Baron: The three-tier system was supposed to facilitate a separation of church and state. The brewer is supposed to stay away from the retailer and to avoid providing them with any incentives. But in truth, big brewers do provide incentives. For example, Anheuser-Busch is the category captain in most supermarkets. They help decide what goes on the shelf and they're not giving up a Budweiser spot for a Dogfish Head, even though Budweiser sales are down and Dogfish sales are up. The three-tier system started out as a mechanism to separate the taverns from the brewers, but it's created these extremely successful and powerful distributors whose political action committee in 2006 outspent tobacco and guns combined. One of the craft brewers in the film was almost put out of business by the big brewers who offer the retailers free cases and exclusivity.
Inc: Are there laws that favor the bigger players?
Baron: There are two sets of laws that I think craft brewers themselves will tell you are at issue. One is the three-tier system, which they're afraid to talk about because if you say anything bad about the system, you're not going to get distribution. Then there are franchise laws, which were set up to protect the small distributor from a big franchiser, like McDonald's. But the law has flipped to protect the distributor, and the little guy has very, very few rights. In some states, it's like an unbreakable marriage. When I ran Mike's, sometimes I went into a store, and saw that our product was expired. But you still can't fire your distributor for it.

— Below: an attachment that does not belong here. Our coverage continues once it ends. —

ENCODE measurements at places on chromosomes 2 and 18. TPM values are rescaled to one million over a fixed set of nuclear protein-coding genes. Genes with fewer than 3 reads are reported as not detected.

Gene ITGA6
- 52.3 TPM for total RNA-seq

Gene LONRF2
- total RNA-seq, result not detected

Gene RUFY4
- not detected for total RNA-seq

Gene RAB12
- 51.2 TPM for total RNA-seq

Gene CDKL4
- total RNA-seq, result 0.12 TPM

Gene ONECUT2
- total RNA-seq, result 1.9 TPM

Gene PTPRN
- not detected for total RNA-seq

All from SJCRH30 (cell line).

Inc: What can an entrepreneur take away from your film?
Baron: You can have all the passion in the world and you can have all the credentials, but you have to work really, really hard, which these guys do, in order to get ahead. Sam, the founder of Dogfish Head, travels like a maniac, just selling, selling, selling. That's something else that differentiates entrepreneurs from kind of the impersonal corporation -- you can get to know the person behind the brand. So if you really want to be successful, you need to get out there with the people that you're trying to get your product to. And I think that's how corporations lose touch. They have focus groups, but with focus groups you're still sitting behind the glass.
Inc: Was this film itself something of an entrepreneurial venture?
Baron: Absolutely. I decided, maybe because I'm crazy, to fund it myself, which is kind of unheard of. I wear so many hats that my hat collection reaches beyond the ceiling. But when it came time to release it, the traditional distribution system for independent films is pretty much dead, or at least on life support and so I had two choices: I could give up my copyright to a distributor who would give me no upfront revenue, or I could try something like I'm trying, which is to work with Fathom Events to create an event around it. I wanted to start the conversation and to get it out to more people, but I am taking a huge risk. The satellite that the simulcast panel is being beamed from-I'm paying for that. I took out some loans, but I mean, I don't have a house. This movie is my house. I am actually the classic crazy entrepreneur who does what you're not supposed to do.
Inc: Last question: Is it true that you don't drink beer?
Baron: I am completely and utterly allergic to alcohol. When I was making the movie, the brewers would say, "This is the freshest beer you're ever going to have." And I'd be like, "Mmm, smells great, but I can't drink it." Two of them cried. But it made me really objective and I was able to focus on the intellectual and business part of it, which is entrepreneurship versus corporate America.